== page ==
Some songwriters begin a song by laying down a chord progression and building up from there. Other songwriters start by writing lyrics, and then fit it to a melody. Still, others can’t write lyrics unless they are attached to a melody. As an individual songwriter, you can also switch it up every time you write a new song. There is no singular best songwriting process, but if you conceptualize the main theme of your song, find a chord progression that feels right, then dive into some lyric writing, you’re off to a great start. After that, you can fill out musical embellishments and accompaniments however you like.

The basics of music theory

A light brown piano with sheet music on its stand. A chair is placed in front of the keys.

thegersom You don’t need to be a musical genius to write a good song.

If you’ve played your instrument for years, you can probably skip this section. Even still, it’s always helpful to get a refresher on music theory, if it’s your first time composing music.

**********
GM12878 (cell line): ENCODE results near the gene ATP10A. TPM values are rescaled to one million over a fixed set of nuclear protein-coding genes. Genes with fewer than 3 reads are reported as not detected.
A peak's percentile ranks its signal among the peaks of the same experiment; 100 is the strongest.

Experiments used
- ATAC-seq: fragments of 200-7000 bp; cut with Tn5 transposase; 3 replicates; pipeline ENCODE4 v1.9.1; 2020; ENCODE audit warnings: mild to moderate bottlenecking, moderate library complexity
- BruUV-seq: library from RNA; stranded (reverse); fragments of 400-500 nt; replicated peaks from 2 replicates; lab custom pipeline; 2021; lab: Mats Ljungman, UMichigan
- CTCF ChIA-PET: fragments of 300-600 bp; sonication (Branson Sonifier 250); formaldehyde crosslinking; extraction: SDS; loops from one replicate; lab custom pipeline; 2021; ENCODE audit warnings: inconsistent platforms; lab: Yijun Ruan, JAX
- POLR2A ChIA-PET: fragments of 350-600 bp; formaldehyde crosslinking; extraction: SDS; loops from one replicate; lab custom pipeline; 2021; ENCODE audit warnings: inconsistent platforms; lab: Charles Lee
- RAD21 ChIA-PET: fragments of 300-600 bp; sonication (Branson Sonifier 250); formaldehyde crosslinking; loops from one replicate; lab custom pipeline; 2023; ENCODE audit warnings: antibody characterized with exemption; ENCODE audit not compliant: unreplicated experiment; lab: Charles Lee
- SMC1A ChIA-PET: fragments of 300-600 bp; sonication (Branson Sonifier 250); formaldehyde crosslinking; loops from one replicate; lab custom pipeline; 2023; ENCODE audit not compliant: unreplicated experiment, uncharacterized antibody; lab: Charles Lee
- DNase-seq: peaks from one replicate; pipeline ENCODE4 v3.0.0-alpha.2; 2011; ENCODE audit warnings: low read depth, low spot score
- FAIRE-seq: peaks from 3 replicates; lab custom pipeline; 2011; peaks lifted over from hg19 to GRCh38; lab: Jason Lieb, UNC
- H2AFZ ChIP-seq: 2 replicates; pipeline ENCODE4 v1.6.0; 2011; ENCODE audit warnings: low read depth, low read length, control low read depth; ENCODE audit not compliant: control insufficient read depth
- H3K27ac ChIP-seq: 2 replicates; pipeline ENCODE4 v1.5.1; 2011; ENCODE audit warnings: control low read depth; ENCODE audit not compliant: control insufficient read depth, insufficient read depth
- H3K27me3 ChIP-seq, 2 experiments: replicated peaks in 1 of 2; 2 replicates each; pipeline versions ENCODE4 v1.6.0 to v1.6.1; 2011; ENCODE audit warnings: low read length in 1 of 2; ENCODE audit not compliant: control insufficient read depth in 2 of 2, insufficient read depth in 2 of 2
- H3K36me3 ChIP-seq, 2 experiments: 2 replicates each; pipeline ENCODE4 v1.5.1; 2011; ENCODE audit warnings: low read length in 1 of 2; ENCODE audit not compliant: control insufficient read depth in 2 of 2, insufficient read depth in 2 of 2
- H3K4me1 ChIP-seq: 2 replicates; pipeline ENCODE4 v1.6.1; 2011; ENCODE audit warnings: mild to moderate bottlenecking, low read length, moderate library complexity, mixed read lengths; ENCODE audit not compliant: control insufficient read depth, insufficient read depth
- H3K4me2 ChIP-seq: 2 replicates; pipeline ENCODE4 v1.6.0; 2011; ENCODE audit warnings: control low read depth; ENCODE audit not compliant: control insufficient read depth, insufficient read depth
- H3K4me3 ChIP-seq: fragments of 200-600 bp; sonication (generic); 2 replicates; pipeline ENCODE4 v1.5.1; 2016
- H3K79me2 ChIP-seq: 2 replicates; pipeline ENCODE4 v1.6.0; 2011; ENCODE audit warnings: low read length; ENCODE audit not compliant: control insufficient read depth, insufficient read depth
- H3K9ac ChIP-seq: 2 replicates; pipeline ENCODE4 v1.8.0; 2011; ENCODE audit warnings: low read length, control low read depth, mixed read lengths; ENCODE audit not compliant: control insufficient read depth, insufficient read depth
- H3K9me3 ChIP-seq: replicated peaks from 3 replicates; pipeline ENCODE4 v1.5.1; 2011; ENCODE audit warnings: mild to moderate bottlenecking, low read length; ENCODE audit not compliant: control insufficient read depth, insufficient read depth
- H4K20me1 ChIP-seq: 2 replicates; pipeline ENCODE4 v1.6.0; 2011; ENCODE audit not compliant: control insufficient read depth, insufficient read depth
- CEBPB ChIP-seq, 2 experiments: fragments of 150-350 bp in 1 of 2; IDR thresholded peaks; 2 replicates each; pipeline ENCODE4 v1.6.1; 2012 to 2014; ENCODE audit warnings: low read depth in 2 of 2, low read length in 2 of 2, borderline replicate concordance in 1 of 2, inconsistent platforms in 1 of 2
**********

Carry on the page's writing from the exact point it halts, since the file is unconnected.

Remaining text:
Start by learning about keys

When you start to write a song, the main component of music theory that you need to understand is keys—no, not piano keys, but musical keys. A musical key is a set of notes that makes up a scale—a subset of seven notes a piece of music revolves around.

There are twelve musical keys in western music, though some people argue that there are 24 musical keys, 12 major and 12 minor. If you take into account the fact that all major keys have a relative minor key composed of all the same notes, you could technically say either and remain correct. For the purposes of this guide, your song should exist within one of these keys. (Songwriters can change the key of a song halfway through the composition as a way to spice things up, or even several times, like in Bohemian Rhapsody by Queen, but that’s beyond the scope of basic music theory.)